and Prevention (CDC) estimated that the cumulative number of AIDS cases 
in adults and adolescents women in the U.S. was 124,911 (approximately 
17% of all AIDS cases)-— with 10,469 AIDS cases reported in the 12-
month period July 1999-June 2000. In the same 12-month period, 6,984 
HIV infections were reported among adult and adolescent women. In this 
group, self-identified exposure categories included heterosexual 
contact with HIV-infected men (41%), injection drug use (20%), 
other/risk not reported (38%) and receipt of blood transfusions or 
blood components (1%).  

In addition, the impact of HIV/AIDS in the U.S. has been particularly 
severe in minority populations and, recently, among young people. In 
the 36 geographic areas with name-based HIV reporting, 78% of new HIV 
infections in women between July 1999 and June 2000 occurred among 
African American and Hispanic women. Among men, these minorities 
represented 59% of new HIV infections. In the same 12-month period, 
young people aged 13 to 24 accounted for 16% of newly reported AIDS 
cases, evenly divided between women and men. 

Since the widespread introduction of highly active antiretroviral 
therapy, the death rate in persons with AIDS has decreased dramatically 
nationwide. As a result, among women 25 to 44 years old, AIDS has 
dropped from the third leading cause of death in 1995 to the fifth 
leading cause of death in 1998. However, the reduction in AIDS deaths 
among women has not been as marked as the death reduction among men.  

At the current stage of the HIV/AIDS epidemic, new paradigms have 
emerged that are likely to influence the direction of future research 
on HIV/AIDS.  Marked gender differences may exist in HIV disease 
progression, response to antiretroviral therapy and complications of 
therapy. Differences in HIV pathogenesis may be the basis for gender 
specific differences in health outcomes. Women with HIV/AIDS suffer 
from a variety of conditions unique to women such as human papilloma 
virus abnormalities, vulvar and vaginal carcinomas and pelvic 
inflammatory disease.  In addition, HIV-infected women have a higher 
prevalence of recurrent yeast infections, genital ulcer disease, and 
severe herpes infections than their male counterparts. Studies have 
demonstrated a wide variety of adverse conditions associated with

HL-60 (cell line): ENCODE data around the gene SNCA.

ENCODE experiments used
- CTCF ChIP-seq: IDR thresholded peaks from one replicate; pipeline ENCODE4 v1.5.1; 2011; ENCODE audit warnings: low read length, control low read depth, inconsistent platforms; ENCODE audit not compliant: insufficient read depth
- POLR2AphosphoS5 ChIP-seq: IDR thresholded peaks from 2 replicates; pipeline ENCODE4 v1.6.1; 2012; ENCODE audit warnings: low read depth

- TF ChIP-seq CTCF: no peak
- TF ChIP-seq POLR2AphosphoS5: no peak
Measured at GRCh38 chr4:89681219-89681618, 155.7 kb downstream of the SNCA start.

antiretroviral therapy and these conditions affect many organ systems. 
Women infected with HIV may develop complications that are different 
from those in men. Since highly active antiretroviral therapy may 
extend HIV seropositive women’s lives, in depth studies are necessary 
to investigate the factors and mechanisms underlying the pathogenesis 
of HIV disease and the pathogenesis of such chronic toxicities. 

Studies of HIV/AIDS in women can play a unique role in testing new 
biological or socio-behavioral hypotheses at the population level and 
in linking basic science findings and laboratory methods to 
epidemiologically well-defined populations and communities.
 
2. WIHS
 
The Women's Interagency HIV Study (WIHS), a multicenter, prospective 
study, was established in 1993 to carry out comprehensive 
investigations of the impact of HIV infection in women.  A total of 
2,641 women (2066 HIV positive and 575 negative), 80% of minority 
background, were enrolled. In addition to NIAID, other NIH institutes 
currently fund different components of the WIHS. These Institutes 
include: the National Institute of Child Health and Human Development 
(NICHD), the National Institute on Drug Abuse (NIDA), the National 
Institute of Dental and Craniofacial Research (NIDCR), and the National 
Cancer Institute (NCI).  The WIHS has interacted with the community 
from the outset, by soliciting the community's input to better identify 
problems and to pursue research opportunities. Community involvement 
through the individual WIHS sites and the Community Advisory Board 
(CAB) continues to be encouraged to foster women's participation and 
understanding of research scope and results.
 
The WIHS was established to investigate the clinical, laboratory and 
psychosocial aspects of HIV infection in women, in a multi-site, 
prospective fashion.  The WIHS is well positioned to contribute key 
information on many aspects of HIV infection and disease in women 
particularly in the era of combination antiretroviral therapy. Such 
aspects include the history of HIV treatment and its virologic and 
immunologic characteristics, gender differences in biologic markers of 
HIV, gynecologic manifestations, and socio-behavioral patterns.  During